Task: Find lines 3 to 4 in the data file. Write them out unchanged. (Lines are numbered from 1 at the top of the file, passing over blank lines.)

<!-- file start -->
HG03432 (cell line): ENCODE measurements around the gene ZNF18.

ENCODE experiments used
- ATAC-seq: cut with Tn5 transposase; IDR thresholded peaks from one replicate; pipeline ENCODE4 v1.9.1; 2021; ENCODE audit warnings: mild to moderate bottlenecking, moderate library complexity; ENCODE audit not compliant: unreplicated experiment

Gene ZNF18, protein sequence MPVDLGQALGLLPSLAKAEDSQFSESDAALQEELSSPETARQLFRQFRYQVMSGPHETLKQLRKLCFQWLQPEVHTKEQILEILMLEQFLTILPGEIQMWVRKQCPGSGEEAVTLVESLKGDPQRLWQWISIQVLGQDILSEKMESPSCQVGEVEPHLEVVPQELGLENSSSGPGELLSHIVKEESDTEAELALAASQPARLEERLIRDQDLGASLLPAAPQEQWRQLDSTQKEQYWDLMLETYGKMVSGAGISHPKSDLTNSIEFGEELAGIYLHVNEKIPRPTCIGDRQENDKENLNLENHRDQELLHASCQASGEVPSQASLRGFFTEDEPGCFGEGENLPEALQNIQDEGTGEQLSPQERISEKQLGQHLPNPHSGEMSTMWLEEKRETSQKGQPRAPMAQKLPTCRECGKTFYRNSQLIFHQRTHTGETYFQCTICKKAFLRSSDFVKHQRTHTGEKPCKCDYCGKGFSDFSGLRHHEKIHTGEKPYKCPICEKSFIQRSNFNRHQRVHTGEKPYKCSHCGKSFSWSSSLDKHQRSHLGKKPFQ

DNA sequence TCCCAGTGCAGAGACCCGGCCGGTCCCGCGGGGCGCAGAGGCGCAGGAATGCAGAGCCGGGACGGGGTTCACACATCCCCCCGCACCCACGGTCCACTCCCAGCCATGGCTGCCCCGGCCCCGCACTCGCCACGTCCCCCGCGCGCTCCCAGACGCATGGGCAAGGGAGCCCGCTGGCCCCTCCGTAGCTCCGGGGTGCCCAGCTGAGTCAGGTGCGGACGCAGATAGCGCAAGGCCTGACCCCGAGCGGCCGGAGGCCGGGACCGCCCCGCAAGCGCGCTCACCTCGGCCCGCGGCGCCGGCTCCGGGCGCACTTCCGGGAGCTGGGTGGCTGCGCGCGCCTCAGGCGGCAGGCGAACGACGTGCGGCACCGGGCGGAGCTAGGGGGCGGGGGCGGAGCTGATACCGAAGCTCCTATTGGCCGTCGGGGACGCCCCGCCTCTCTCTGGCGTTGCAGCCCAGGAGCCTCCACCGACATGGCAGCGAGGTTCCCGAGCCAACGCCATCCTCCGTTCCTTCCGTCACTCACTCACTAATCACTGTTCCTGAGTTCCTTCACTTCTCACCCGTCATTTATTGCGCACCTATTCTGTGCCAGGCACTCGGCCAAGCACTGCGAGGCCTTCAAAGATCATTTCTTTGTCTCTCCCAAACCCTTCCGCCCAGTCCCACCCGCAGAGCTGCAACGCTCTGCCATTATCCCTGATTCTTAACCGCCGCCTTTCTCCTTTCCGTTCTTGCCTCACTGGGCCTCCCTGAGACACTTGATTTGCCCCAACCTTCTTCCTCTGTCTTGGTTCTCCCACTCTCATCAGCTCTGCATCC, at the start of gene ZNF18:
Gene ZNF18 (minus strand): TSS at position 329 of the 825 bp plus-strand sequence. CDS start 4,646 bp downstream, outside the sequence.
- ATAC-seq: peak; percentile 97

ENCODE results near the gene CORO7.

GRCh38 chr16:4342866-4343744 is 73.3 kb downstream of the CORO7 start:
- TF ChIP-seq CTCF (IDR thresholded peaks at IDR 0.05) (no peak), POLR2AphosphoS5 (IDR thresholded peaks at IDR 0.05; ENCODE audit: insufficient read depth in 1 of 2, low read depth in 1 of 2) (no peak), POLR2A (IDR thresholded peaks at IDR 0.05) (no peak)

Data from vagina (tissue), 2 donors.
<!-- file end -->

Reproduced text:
- ATAC-seq: cut with Tn5 transposase; IDR thresholded peaks from one replicate; pipeline ENCODE4 v1.9.1; 2021; ENCODE audit warnings: mild to moderate bottlenecking, moderate library complexity; ENCODE audit not compliant: unreplicated experiment

Gene ZNF18, protein sequence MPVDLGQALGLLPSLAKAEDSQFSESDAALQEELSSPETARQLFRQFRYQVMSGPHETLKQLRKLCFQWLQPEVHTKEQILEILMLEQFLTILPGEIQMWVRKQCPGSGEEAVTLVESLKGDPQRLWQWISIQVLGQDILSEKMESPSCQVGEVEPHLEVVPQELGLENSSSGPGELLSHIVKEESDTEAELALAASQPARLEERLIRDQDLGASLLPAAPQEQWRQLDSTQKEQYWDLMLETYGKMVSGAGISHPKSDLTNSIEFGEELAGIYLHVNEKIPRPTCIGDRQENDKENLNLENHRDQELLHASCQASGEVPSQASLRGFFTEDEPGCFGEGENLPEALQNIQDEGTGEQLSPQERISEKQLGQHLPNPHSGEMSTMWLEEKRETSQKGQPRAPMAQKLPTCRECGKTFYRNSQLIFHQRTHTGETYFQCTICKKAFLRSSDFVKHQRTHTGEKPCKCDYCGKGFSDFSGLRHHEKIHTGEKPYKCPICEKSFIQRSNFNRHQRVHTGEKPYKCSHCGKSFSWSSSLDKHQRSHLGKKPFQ